Study Guide

American Born Chinese Lies and Deceit

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Lies and Deceit


Jin's at the old Chinese herbalist's shop playing with his Transformer, when the old lady starts asking what he wants to be. He tells her that he wants to be Transformer but his mother thinks he's being silly. Which prompts the old lady to get really mysterious and drop the big truth in the novel: "'It's easy to become anything you wish… so long as you're willing to forfeit your soul'." We'd raise our eyebrows too, like Jin does, if we heard some old lady tell us that. Here's a question though: Isn't transformation sometimes a good and necessary thing? Do you think this book is kind of against transformations in general?

[Chapter 3]

This chapter introduces us to the biggest form of deception in the whole book: stereotypes of Chinese people. How does that deception come about? The author, at least, seems to want us to think about how American TV and pop culture has a hand in spreading these images around, which is why the first panel of the chapter—with the words "'Everyone Ruvs Chin-Kee'"—is kind of like the introduction to a TV show. The title is pretty crafty too: everyone really does love Chin-Kee because without Chin-Kee, there wouldn't be a villain or a story. We can't do without Chin-Kee in this book.


Jin pressures Wei-Chen to cover for him so that he can go out on a date with Amelia, which Wei-Chen really doesn't want to do. But why is this such a big deal? Isn't that what friends do for each other once in a while? How else is Jin going to have a girlfriend unless he gets Wei-Chen to lie to his mom for him? Is it that big a lie?

[8.70-8.78; 8.92-8.96]

If these panels make you think Greg is a jerk, you're not alone. Greg tells Jin to back off of Amelia, but he does it in this faux-friendly way. We know he's really just faking his niceness because what he's asking Jin to do is the pits. Moreover, once Jin does exactly what Greg asks him to do—ignore Amelia—he talks smack behind Jin's back and calls him a geek. Do you think Greg secretly has a thing for Amelia? Does it matter?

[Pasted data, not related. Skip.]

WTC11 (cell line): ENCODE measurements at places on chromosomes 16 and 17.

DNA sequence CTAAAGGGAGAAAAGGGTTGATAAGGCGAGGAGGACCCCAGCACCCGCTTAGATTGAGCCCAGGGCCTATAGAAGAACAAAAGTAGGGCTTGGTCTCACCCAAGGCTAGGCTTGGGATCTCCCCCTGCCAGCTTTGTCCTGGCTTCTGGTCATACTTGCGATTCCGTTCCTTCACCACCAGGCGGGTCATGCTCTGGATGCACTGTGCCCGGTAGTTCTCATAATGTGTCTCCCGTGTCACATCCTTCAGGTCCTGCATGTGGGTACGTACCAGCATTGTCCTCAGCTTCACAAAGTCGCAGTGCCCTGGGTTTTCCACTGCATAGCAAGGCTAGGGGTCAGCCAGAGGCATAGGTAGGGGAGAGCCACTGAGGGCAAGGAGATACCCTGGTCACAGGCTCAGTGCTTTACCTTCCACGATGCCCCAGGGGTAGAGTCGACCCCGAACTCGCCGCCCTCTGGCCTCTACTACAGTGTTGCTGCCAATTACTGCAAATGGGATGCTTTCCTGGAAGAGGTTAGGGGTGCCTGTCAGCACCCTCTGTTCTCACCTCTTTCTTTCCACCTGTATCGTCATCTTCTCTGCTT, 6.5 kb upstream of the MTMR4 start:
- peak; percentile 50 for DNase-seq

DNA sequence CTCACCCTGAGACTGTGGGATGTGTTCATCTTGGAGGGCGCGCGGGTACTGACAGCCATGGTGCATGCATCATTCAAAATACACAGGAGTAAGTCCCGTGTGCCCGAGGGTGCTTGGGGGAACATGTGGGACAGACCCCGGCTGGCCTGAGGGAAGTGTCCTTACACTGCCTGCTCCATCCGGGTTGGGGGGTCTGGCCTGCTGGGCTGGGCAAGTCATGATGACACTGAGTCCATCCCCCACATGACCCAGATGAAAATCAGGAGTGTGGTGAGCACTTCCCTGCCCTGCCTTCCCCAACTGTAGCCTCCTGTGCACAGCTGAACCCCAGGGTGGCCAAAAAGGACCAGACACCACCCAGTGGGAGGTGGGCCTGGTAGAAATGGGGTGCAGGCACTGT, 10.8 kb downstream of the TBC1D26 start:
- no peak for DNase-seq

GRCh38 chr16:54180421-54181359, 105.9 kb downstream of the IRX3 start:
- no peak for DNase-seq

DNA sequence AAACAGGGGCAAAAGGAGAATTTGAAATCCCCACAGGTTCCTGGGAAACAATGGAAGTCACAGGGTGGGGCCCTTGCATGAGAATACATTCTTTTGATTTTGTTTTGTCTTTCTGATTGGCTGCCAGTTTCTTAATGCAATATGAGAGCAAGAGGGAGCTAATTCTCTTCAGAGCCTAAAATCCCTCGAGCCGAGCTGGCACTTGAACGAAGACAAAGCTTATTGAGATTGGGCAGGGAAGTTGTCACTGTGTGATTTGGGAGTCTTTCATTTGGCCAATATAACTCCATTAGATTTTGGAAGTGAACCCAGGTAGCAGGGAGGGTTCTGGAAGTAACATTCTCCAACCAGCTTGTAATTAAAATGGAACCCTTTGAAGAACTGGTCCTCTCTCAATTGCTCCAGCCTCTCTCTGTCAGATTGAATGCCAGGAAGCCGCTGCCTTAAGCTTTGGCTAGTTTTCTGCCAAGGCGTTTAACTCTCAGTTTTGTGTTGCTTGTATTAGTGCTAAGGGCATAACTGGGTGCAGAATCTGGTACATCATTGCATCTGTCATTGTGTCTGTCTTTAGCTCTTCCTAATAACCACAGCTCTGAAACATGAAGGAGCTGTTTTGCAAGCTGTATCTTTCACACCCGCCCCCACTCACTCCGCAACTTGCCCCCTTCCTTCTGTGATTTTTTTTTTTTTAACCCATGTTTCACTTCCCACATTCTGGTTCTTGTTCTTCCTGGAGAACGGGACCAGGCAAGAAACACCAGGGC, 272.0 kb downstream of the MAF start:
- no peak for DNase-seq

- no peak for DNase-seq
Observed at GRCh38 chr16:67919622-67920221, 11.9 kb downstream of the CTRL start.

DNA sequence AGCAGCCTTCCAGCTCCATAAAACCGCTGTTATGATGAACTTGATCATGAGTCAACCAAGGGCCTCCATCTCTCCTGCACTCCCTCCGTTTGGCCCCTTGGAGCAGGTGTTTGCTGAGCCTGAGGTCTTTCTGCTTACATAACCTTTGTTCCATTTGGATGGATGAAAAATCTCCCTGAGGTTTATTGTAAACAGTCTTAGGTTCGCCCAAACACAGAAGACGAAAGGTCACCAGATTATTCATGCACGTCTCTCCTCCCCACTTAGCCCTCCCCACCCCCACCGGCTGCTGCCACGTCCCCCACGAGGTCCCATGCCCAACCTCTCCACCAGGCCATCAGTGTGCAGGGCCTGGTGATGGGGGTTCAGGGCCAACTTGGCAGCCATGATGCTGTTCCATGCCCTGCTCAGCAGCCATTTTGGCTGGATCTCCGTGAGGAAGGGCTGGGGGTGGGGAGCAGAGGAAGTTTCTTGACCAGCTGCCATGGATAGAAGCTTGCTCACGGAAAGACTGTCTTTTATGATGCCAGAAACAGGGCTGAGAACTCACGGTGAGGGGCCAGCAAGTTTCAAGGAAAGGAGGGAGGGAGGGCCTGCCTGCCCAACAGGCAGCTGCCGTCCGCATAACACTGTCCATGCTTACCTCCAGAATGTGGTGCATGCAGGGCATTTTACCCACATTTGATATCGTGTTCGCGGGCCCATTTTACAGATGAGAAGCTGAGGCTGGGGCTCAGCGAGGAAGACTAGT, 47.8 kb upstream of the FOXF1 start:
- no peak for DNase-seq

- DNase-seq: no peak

We finally figure out in this section why Danny is white even though his cousin Chin-Kee is Chinese. Danny is actually Jin. So in other words, the author reveals to us that—up until this point—the book was lying to us. Why is this lie okay and other lies are not? Is story-telling fundamentally a big lie?


This is the part when Chin-Kee becomes the Monkey King and gets Danny to transform back into Jin. We're just wondering: why is it necessary for the Monkey King to front as Chin-Kee first in order to guide Danny back to his true self?


Because of Monkey, we know the story of who Wei-Chen really is and how he has been sent down from heaven to pass a test of virtue among mortals. But here's a question: how is Wei-Chen's test of virtue not also a lie or a form of deception? Isn't his big lie—pretending to be a human and not a monkey—really unfair to Jin, his best friend? Why is his lie okay and other lies are not?


Monkey's telling Jin about his last conversation with Wei-Chen. Wei-Chen reveals to Monkey that he told a lie to Jin's mom, which completely freaks Monkey out because that's a sin in the eyes of Tze-Yo-Tzuh. But Wei-Chen doesn't care anymore—he thinks humans are "petty, soulless creatures" and abandons his mission to become an emissary. However, we're not so convinced that Wei-Chen doesn't care anymore about his test of virtue. Why do we think this? If Wei-Chen really didn't care, would he be so angry and bitter? Wouldn't he just be indifferent?


We know what you're thinking when you look at these panels: "That is so not Wei-Chen." Wei-Chen isn't hard—he's the sweet geek who plays with robot monkeys, not a smoker or a bling-bling type of guy. And where did that rice rocket come from anyway? Isn't he in junior high? Point is, we know that Wei-Chen's faking his real self and so does Jin. Which is why, when Jin tells Wei-Chen he just talked to the Monkey King, the next panel shows Wei-Chen, in grey-scale, as a surprised little monkey. That's the real Wei-Chen; everything else is just a bad front.

[The final panel]

Flip to the very end—and we mean very end—of the book: the page right before the back cover. You see that single panel of Jin and Wei-Chen wearing Houston Rockets jerseys and singing in full ham mode, on what looks like an internet/YouTube clip? Now that is real. They don't care what anyone thinks; they're celebrating what they love, which includes basketball (and ex-Rockets center Yao Ming) and singing. No deception going on here folks—these guys are waving their freak flag high and proud.

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